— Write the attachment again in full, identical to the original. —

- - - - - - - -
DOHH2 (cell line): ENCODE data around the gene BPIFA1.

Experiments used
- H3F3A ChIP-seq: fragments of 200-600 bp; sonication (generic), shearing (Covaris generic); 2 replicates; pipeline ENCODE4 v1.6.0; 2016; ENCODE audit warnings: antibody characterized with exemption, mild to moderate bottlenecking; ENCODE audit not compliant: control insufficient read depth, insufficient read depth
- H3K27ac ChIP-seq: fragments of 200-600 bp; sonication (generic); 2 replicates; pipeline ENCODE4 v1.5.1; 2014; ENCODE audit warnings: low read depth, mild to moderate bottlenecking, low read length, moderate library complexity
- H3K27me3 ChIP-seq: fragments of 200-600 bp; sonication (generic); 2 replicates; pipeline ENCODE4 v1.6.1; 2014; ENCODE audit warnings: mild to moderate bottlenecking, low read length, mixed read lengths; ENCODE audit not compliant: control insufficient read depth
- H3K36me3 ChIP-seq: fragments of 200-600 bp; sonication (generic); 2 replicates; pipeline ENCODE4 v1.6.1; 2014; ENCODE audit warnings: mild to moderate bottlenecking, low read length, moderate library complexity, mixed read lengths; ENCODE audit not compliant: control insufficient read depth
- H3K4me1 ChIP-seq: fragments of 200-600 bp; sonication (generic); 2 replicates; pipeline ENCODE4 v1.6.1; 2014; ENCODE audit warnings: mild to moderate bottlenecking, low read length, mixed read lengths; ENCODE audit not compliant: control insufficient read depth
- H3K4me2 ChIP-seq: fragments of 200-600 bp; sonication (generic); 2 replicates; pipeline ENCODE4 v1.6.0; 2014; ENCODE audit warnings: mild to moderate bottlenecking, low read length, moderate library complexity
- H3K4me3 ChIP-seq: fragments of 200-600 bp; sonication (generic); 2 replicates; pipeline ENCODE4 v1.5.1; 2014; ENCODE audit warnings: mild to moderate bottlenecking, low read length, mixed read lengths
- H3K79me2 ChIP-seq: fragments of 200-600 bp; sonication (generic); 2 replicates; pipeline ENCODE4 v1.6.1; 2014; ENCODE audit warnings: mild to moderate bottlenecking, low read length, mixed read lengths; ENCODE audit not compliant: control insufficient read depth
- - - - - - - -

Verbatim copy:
DOHH2 (cell line): ENCODE data around the gene BPIFA1.

Experiments used
- H3F3A ChIP-seq: fragments of 200-600 bp; sonication (generic), shearing (Covaris generic); 2 replicates; pipeline ENCODE4 v1.6.0; 2016; ENCODE audit warnings: antibody characterized with exemption, mild to moderate bottlenecking; ENCODE audit not compliant: control insufficient read depth, insufficient read depth
- H3K27ac ChIP-seq: fragments of 200-600 bp; sonication (generic); 2 replicates; pipeline ENCODE4 v1.5.1; 2014; ENCODE audit warnings: low read depth, mild to moderate bottlenecking, low read length, moderate library complexity
- H3K27me3 ChIP-seq: fragments of 200-600 bp; sonication (generic); 2 replicates; pipeline ENCODE4 v1.6.1; 2014; ENCODE audit warnings: mild to moderate bottlenecking, low read length, mixed read lengths; ENCODE audit not compliant: control insufficient read depth
- H3K36me3 ChIP-seq: fragments of 200-600 bp; sonication (generic); 2 replicates; pipeline ENCODE4 v1.6.1; 2014; ENCODE audit warnings: mild to moderate bottlenecking, low read length, moderate library complexity, mixed read lengths; ENCODE audit not compliant: control insufficient read depth
- H3K4me1 ChIP-seq: fragments of 200-600 bp; sonication (generic); 2 replicates; pipeline ENCODE4 v1.6.1; 2014; ENCODE audit warnings: mild to moderate bottlenecking, low read length, mixed read lengths; ENCODE audit not compliant: control insufficient read depth
- H3K4me2 ChIP-seq: fragments of 200-600 bp; sonication (generic); 2 replicates; pipeline ENCODE4 v1.6.0; 2014; ENCODE audit warnings: mild to moderate bottlenecking, low read length, moderate library complexity
- H3K4me3 ChIP-seq: fragments of 200-600 bp; sonication (generic); 2 replicates; pipeline ENCODE4 v1.5.1; 2014; ENCODE audit warnings: mild to moderate bottlenecking, low read length, mixed read lengths
- H3K79me2 ChIP-seq: fragments of 200-600 bp; sonication (generic); 2 replicates; pipeline ENCODE4 v1.6.1; 2014; ENCODE audit warnings: mild to moderate bottlenecking, low read length, mixed read lengths; ENCODE audit not compliant: control insufficient read depth